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Could poor communication skills be holding students back in maths?

Could poor communication skills be holding students back in maths?

With hundreds of pupils starting school with poor speech and language skills and even more children struggling with basic social skills, there is no wonder we are seeing the impact this has on other areas of learning. Sure, if a child has poor vocabulary this has an obvious knock-on effect on their ability to access literacy. If a child’s speech is hard to understand, this can affect the way they interact with their peers. But what about language and maths?

We don’t often think about how these two are connected yet when we break it down, many maths problems rely on a child’s ability to understand and interpret complex words and concepts. In this blog I am going to discuss some of the latest research looking at the link between language disorders, reading disorders and maths disorders. But more importantly, I am going to help break down the research and show you exactly how to put this theory into practice. Before we get into how all of these disorders co-occur it’s important to clarify what we mean by certain terms.

What is a reading disorder?

You will know children in your class with reading disorders, as this is also known as dyslexia. I am not going to tell you anything you don’t already know, but for the sake of clarification, dyslexia is a learning disorder that involves difficulty reading due to problems identifying speech sounds and learning how they relate to letters and words (decoding).

what is a reading disorder - 2 girls sat on school steps reading a book together
Dyslexia affects areas of the brain that process language, so there is no surprise that children with dyslexia also have language difficulties. Of course, children with dyslexia have normal intelligence and usually have normal vision. Research has demonstrated that people with dyslexia often have difficulty processing and representing the specific sounds of language. As a result, someone with dyslexia will experience difficulties in associating printed letters with relevant speech sounds, thus causing reading difficulties. Read my blog on the link between dyslexia and speech and language.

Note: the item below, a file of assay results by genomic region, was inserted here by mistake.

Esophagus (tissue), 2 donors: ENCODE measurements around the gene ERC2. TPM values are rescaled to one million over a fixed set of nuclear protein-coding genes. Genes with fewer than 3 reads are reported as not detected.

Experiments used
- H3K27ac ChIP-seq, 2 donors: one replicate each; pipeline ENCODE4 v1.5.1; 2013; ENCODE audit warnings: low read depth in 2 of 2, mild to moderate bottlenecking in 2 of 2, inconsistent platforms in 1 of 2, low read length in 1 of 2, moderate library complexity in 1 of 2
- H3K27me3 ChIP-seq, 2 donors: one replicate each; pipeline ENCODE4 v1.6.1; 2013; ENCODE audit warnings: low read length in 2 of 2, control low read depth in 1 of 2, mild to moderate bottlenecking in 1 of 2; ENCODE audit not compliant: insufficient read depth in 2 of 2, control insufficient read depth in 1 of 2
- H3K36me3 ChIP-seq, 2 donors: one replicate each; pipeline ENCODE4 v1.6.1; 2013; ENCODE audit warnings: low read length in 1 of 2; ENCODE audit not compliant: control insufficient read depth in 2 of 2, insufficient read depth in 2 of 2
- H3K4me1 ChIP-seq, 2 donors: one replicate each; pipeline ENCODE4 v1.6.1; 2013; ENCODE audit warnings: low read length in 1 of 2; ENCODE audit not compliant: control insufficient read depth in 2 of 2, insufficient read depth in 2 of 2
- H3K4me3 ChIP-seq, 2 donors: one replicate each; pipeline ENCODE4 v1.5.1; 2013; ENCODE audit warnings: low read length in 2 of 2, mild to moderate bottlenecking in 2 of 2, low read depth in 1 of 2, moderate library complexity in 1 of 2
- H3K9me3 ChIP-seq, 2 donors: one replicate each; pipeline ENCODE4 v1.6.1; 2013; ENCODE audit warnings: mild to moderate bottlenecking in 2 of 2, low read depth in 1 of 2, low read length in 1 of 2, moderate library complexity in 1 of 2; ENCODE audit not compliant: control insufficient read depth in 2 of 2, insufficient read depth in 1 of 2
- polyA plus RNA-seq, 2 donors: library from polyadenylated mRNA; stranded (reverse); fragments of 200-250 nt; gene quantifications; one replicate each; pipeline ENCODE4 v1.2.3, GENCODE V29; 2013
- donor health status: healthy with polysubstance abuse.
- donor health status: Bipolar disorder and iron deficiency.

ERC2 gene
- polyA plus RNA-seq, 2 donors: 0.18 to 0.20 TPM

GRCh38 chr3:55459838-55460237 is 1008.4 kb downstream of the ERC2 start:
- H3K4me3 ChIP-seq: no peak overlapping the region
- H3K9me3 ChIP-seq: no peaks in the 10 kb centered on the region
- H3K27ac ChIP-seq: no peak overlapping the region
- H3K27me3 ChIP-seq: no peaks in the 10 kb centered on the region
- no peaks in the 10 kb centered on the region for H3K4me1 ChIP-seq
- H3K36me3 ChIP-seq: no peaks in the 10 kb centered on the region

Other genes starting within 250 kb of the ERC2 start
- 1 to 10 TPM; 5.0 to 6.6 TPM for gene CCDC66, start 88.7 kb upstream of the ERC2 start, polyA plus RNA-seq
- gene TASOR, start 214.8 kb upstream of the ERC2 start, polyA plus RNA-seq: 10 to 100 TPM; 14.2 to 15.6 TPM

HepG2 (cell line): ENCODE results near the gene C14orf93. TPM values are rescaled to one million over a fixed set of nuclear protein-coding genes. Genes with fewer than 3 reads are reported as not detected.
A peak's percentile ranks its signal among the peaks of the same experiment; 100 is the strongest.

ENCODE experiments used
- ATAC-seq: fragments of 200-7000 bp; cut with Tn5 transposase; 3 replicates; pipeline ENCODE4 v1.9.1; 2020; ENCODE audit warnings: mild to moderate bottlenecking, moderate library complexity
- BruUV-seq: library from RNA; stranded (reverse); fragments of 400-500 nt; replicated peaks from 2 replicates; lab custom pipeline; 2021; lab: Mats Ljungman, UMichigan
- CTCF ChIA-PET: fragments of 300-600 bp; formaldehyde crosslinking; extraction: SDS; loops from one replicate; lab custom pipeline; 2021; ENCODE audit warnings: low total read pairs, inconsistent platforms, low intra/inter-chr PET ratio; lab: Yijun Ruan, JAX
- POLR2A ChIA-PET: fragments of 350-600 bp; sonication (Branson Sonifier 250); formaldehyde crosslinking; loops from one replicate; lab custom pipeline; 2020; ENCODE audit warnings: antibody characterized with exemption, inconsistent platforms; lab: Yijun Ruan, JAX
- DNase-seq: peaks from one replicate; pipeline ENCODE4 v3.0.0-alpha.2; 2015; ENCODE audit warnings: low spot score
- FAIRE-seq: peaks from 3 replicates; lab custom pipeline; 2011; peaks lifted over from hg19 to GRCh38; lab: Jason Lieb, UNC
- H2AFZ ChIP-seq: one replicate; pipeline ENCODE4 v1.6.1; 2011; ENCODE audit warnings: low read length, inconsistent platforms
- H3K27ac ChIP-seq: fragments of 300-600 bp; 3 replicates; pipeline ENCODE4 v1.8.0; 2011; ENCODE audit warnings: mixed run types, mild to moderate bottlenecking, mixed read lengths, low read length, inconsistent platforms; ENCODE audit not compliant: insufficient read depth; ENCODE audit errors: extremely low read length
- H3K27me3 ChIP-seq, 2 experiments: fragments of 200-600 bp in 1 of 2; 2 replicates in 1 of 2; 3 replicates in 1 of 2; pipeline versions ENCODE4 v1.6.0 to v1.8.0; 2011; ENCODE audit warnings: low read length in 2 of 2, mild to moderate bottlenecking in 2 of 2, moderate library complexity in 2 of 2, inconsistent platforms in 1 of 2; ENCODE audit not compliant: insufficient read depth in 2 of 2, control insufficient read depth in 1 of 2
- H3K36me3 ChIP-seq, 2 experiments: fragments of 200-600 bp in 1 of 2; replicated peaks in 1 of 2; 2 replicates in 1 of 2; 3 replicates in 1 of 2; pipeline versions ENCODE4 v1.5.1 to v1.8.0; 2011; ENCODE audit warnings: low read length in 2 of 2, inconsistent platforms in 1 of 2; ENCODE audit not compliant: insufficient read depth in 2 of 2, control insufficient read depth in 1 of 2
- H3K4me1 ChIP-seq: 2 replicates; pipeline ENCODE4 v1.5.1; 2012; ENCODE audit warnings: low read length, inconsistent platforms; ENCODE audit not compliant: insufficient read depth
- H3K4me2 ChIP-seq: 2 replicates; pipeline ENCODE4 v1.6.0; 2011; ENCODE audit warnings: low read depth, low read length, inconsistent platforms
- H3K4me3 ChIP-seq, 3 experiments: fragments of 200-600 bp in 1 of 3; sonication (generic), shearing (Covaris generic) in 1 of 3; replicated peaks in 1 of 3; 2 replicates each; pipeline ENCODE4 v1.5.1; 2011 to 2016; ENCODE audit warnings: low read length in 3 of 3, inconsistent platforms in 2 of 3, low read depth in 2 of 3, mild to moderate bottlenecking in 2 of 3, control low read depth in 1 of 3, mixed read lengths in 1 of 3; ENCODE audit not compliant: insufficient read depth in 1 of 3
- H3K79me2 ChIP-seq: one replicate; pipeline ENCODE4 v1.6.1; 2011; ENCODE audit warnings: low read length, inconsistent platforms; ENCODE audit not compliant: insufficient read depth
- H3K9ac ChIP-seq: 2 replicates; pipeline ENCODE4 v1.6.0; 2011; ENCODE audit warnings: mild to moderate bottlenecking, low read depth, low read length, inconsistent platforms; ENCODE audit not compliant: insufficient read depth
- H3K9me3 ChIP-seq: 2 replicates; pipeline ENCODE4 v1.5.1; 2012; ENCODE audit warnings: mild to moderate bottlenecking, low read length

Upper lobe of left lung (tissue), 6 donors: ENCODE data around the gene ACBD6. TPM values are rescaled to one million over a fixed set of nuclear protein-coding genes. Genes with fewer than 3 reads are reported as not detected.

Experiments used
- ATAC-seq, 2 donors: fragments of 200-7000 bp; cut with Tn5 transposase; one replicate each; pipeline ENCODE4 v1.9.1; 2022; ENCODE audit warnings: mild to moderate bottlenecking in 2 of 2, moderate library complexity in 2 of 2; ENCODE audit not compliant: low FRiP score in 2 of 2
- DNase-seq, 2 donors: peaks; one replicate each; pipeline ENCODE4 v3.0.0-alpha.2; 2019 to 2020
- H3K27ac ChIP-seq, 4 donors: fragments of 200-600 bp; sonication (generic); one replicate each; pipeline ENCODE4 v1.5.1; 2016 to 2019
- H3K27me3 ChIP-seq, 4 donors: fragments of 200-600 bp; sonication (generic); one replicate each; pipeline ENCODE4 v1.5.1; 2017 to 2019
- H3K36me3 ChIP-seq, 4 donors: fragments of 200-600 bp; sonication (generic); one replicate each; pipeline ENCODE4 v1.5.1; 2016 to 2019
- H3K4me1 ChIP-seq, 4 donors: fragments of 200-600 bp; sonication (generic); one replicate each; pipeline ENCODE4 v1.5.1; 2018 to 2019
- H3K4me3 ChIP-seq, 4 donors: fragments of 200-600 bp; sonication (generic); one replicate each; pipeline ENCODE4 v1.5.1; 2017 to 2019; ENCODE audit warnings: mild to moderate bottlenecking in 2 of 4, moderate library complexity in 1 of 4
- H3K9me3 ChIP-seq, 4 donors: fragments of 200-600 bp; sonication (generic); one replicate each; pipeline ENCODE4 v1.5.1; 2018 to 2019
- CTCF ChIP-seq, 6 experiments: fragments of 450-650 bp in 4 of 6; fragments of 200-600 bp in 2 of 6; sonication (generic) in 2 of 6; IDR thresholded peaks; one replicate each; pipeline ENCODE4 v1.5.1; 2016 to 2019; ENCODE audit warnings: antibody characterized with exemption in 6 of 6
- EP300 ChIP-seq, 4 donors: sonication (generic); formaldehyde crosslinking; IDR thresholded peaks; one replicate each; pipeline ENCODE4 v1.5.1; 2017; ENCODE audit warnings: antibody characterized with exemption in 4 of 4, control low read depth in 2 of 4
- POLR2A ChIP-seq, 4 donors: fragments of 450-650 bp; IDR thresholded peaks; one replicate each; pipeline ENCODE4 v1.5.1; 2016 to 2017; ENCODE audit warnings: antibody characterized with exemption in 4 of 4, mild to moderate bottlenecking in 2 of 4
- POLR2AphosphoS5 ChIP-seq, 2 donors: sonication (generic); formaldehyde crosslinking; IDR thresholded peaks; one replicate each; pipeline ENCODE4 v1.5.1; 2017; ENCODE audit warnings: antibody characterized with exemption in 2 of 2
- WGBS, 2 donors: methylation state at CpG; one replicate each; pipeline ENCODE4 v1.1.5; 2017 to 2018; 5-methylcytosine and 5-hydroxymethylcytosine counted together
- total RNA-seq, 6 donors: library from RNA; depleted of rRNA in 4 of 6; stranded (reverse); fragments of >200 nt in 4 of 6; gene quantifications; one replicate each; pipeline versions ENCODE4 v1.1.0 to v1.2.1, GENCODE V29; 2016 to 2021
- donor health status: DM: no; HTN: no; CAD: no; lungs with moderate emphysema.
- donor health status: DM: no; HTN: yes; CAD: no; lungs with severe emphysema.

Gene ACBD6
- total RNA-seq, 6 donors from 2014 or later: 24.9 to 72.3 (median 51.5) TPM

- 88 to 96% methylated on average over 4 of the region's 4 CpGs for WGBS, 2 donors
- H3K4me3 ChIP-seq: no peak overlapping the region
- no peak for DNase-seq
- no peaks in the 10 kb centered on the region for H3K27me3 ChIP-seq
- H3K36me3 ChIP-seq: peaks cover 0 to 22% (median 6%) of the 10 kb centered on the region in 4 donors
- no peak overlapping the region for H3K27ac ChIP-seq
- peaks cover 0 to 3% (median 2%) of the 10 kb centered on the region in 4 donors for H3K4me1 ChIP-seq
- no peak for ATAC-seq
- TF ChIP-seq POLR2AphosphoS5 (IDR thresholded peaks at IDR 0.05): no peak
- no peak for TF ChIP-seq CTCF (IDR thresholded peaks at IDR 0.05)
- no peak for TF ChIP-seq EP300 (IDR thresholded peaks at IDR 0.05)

What is a maths disorder?

Also known as developmental dyscalculia, maths disorders involve a specific impairment of mathematical abilities, within the context of normal general learning abilities. Developmental dyscalculia is defined and identified according to the relationship that exists between the child’s current mathematical abilities and those that can be considered normal for his or her age.

What  is a Maths disorder
There are actually six separate sub-types of dyscalculia which are: verbal, lexical, graphical, operational, practognostic and ideognostic. All of these subtypes (apart from graphical) rely on a child’s language skills. So there is no surprise here that children with poor language abilities also have difficulties in maths.